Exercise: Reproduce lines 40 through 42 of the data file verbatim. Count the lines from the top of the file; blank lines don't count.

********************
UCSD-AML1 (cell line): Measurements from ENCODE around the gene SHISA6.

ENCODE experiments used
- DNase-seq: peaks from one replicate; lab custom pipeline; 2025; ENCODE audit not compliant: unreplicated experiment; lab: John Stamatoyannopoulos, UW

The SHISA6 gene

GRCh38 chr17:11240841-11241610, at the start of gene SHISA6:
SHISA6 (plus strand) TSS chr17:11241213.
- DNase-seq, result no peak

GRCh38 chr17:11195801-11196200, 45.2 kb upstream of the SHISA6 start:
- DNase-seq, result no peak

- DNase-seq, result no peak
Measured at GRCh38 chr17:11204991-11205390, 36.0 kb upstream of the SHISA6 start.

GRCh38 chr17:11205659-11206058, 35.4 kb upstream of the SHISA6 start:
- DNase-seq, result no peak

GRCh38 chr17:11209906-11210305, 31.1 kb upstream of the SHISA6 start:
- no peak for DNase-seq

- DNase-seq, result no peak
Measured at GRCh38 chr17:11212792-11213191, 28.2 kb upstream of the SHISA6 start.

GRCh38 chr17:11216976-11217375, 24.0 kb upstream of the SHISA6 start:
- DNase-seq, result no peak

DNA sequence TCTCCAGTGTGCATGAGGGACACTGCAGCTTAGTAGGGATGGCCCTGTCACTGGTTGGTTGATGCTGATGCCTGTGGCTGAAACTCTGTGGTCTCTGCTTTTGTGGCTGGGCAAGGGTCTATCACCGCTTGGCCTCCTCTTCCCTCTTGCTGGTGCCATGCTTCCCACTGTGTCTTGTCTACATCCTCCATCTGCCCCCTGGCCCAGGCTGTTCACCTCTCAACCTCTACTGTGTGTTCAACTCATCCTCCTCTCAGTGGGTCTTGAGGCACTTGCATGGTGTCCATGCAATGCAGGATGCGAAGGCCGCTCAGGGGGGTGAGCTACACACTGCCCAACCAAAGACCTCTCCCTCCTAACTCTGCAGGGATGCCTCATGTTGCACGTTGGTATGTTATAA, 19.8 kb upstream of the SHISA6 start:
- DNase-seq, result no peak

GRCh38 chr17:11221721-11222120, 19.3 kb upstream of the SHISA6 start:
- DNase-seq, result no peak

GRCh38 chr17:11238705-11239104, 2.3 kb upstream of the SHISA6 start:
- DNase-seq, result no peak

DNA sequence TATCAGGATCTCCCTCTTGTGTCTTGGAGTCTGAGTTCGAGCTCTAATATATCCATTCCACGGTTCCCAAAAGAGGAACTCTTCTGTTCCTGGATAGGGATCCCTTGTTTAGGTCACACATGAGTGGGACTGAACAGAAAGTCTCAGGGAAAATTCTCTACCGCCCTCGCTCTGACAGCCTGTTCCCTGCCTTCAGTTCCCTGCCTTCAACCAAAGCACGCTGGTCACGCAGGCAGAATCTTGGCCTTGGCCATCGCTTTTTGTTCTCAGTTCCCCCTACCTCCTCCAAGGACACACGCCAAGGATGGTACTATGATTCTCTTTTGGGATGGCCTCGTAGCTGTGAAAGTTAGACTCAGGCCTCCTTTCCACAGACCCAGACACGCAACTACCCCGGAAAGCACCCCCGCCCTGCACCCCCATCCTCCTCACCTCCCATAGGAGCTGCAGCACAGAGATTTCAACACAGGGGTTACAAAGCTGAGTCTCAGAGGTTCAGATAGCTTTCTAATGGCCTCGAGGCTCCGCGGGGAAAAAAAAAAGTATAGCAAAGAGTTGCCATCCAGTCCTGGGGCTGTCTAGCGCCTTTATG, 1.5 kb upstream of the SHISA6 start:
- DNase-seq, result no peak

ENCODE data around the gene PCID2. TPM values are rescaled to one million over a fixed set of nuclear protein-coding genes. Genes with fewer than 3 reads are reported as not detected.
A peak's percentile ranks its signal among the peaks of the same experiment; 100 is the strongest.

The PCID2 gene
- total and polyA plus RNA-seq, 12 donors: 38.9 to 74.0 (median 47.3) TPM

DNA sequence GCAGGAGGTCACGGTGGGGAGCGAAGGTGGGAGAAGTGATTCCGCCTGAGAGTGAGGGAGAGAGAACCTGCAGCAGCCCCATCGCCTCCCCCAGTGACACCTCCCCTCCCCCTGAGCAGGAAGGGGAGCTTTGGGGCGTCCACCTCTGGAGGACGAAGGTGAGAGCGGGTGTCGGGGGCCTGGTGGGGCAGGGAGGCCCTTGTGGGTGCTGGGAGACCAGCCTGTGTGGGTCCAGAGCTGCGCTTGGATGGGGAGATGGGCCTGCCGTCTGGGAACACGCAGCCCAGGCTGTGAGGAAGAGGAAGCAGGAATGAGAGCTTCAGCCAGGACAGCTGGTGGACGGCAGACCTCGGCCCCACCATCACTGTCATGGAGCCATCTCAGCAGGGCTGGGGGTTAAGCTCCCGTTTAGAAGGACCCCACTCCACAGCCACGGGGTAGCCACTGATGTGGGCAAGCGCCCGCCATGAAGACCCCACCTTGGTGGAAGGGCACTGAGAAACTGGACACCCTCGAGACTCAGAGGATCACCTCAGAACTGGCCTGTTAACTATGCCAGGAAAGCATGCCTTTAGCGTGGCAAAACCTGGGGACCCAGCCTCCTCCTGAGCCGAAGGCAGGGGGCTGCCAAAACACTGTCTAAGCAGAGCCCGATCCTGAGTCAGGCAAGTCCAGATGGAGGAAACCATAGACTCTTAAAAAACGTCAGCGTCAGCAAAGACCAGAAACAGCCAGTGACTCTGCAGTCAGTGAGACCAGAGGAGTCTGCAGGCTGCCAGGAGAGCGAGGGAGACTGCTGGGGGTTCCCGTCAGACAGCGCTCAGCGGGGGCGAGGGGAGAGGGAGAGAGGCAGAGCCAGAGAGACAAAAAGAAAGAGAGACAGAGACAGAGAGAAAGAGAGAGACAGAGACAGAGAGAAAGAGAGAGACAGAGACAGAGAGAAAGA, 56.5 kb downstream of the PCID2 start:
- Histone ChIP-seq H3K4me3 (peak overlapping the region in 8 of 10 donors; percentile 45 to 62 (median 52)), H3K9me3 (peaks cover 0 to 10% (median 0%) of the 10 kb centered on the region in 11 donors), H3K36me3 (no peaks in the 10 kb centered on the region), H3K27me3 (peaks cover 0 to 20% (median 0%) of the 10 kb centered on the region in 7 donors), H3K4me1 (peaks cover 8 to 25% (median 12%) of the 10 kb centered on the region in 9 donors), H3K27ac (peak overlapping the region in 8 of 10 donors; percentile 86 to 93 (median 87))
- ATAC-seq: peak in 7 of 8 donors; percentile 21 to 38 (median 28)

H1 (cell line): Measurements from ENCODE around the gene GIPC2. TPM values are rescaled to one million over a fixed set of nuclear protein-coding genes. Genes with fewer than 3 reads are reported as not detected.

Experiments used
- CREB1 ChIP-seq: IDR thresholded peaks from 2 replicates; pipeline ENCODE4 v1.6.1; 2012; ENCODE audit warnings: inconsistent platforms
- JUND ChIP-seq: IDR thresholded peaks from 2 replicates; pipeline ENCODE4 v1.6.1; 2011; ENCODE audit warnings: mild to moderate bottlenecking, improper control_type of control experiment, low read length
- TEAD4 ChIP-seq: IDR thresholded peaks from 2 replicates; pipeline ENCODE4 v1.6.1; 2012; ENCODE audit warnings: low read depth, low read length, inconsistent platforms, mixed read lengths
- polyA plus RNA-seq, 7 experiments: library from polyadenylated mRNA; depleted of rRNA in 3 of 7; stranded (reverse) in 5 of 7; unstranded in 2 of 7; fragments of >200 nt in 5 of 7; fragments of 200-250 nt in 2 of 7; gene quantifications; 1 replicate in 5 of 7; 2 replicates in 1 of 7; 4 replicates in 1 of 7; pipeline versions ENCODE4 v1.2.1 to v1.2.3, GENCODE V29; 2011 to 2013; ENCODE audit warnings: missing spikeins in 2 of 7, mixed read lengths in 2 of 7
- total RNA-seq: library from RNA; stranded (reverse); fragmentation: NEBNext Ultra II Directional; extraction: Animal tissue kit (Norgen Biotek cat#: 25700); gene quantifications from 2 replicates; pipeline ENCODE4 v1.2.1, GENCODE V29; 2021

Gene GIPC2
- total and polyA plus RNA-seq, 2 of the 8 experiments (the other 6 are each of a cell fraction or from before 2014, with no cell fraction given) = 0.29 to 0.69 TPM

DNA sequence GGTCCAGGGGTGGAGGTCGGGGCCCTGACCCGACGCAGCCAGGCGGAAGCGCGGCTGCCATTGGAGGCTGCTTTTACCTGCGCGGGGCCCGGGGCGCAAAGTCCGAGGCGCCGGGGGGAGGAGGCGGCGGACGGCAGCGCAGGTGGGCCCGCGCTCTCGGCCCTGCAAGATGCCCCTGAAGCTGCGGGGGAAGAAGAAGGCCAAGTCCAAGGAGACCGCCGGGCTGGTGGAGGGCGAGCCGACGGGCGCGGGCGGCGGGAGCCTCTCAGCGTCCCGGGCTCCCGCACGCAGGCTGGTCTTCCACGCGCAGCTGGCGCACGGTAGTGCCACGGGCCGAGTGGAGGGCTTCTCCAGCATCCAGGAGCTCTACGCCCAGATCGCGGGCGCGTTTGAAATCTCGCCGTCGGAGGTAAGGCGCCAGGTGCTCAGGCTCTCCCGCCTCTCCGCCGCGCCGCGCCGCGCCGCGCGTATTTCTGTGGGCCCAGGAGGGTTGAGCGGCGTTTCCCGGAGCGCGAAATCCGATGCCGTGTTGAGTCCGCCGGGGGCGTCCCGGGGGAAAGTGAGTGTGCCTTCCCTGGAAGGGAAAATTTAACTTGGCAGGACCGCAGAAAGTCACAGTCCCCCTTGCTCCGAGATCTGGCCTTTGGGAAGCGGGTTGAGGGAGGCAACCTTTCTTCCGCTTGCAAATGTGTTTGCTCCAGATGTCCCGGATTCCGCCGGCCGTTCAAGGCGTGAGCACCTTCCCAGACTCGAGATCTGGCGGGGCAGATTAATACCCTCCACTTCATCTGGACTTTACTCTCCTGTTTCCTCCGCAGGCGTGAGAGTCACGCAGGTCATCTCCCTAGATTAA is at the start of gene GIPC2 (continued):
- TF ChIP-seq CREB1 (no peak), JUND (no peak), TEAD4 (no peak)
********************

- polyA plus RNA-seq, 7 experiments: library from polyadenylated mRNA; depleted of rRNA in 3 of 7; stranded (reverse) in 5 of 7; unstranded in 2 of 7; fragments of >200 nt in 5 of 7; fragments of 200-250 nt in 2 of 7; gene quantifications; 1 replicate in 5 of 7; 2 replicates in 1 of 7; 4 replicates in 1 of 7; pipeline versions ENCODE4 v1.2.1 to v1.2.3, GENCODE V29; 2011 to 2013; ENCODE audit warnings: missing spikeins in 2 of 7, mixed read lengths in 2 of 7
- total RNA-seq: library from RNA; stranded (reverse); fragmentation: NEBNext Ultra II Directional; extraction: Animal tissue kit (Norgen Biotek cat#: 25700); gene quantifications from 2 replicates; pipeline ENCODE4 v1.2.1, GENCODE V29; 2021

Gene GIPC2